Determination of oil contents in bilge water with acoustics in combination with multivariate data analysis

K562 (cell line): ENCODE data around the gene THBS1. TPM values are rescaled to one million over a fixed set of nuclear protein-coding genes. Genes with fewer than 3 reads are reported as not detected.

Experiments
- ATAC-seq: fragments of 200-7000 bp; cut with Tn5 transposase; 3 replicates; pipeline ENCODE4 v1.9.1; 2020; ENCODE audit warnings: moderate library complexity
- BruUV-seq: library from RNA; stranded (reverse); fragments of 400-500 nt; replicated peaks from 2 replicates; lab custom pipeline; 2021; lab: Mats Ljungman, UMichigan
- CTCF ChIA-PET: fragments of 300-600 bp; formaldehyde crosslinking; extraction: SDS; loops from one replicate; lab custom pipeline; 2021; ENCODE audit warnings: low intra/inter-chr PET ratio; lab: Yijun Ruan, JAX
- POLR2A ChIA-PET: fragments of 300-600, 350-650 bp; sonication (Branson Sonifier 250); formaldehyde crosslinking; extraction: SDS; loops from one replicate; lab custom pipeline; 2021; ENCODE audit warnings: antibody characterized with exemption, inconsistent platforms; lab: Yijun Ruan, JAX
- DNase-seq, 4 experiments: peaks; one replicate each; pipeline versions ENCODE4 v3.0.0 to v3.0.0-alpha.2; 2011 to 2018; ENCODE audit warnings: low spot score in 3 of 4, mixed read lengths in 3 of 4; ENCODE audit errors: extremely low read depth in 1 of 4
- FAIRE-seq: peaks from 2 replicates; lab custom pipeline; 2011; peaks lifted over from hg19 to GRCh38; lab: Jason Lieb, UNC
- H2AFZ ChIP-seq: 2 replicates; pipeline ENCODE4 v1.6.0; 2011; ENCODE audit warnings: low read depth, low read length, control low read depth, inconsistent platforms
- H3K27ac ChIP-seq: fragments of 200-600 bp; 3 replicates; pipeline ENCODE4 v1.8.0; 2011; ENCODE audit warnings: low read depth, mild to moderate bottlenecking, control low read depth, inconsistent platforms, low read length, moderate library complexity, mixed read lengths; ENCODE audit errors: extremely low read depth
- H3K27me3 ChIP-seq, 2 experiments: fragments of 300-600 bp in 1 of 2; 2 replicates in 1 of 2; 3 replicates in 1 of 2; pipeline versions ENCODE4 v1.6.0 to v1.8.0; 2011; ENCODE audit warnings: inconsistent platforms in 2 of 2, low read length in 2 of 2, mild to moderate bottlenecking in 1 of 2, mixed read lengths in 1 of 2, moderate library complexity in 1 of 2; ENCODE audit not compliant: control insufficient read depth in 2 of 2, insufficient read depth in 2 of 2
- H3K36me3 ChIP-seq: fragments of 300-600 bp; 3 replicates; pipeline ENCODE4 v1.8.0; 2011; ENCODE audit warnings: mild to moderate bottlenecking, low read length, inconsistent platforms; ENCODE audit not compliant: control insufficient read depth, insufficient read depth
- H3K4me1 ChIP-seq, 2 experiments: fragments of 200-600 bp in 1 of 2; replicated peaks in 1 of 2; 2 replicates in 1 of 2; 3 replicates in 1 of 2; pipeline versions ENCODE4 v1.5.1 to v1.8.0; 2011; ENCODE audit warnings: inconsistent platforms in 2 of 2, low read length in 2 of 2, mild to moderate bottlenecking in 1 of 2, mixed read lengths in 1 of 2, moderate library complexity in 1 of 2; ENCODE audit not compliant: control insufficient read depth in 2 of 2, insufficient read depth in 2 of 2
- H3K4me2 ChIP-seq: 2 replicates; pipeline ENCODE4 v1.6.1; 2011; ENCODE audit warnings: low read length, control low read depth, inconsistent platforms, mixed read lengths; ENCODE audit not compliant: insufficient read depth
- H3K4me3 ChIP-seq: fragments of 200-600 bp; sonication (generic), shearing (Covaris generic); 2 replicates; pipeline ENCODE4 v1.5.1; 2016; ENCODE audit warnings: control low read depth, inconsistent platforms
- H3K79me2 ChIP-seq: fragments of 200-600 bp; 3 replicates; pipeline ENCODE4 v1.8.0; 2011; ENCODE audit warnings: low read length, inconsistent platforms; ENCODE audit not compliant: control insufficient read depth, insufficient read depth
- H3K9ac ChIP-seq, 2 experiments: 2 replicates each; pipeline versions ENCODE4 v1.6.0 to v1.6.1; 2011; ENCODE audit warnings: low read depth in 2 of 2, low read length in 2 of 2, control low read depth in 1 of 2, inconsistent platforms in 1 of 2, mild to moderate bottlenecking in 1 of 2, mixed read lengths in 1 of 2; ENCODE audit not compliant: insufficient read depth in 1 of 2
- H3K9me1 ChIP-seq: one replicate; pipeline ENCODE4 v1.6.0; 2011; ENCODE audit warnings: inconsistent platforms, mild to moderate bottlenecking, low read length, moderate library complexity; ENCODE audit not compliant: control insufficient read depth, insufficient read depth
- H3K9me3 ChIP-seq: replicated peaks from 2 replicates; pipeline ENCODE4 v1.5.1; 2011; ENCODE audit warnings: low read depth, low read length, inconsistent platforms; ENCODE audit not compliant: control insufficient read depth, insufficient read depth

Bilge water is created when ship tanks are flushed and engine rooms are cleaned with water and detergents/degreaser. The resulting oil containing bilge water is usually treated in an on-ship waste water-treatment unit. To facilitate minimization of water-treatment chemicals and to assure that the oil concentration is low enough to allow discharge in the sea, it is important to know the oil concentration in the outflow. In this work we have tested and developed passive acoustic measurements for measurement of oil concentration in bilge water. The starting point was to make synthetic bilge water to test the concept and to get information about the system, including the properties of oils used and the specifics of applying acoustic measurement to them. We investigated the effect of salt in the bilge water by modelling synthetic bilge water with and without NaCl. The prediction errors obtained was 2.5 ppm oil (samples with salt), 0.6 ppm oil (samples without salt) and 4.5 ppm oil (samples with and without salt) (0.5-18 ppm calibration range). Thereafter real samples were collected from a ship. Since the samples had either high or low oil concentration, they were mixed in order to get a representative set of calibration samples with a large range of concentrations. The oil concentrations in the samples were determined by laboratory analysis, the experiments were performed and the calibration models developed. The best model was validated using a separate test set and yielded a test set prediction error of 7.3 ppm. This can be regarded as a good result, since the average absolute error for the laboratory measurement is around 5 ppm, and acoustic measurements is a promising technology to determine oil in bilge water. Recommendations for further work is to lower the error of the laboratory reference method used to determine the oil concentration, to improve the sampling handling chain and possibly also to improve the acoustic measurement equipment before new trials are performed.

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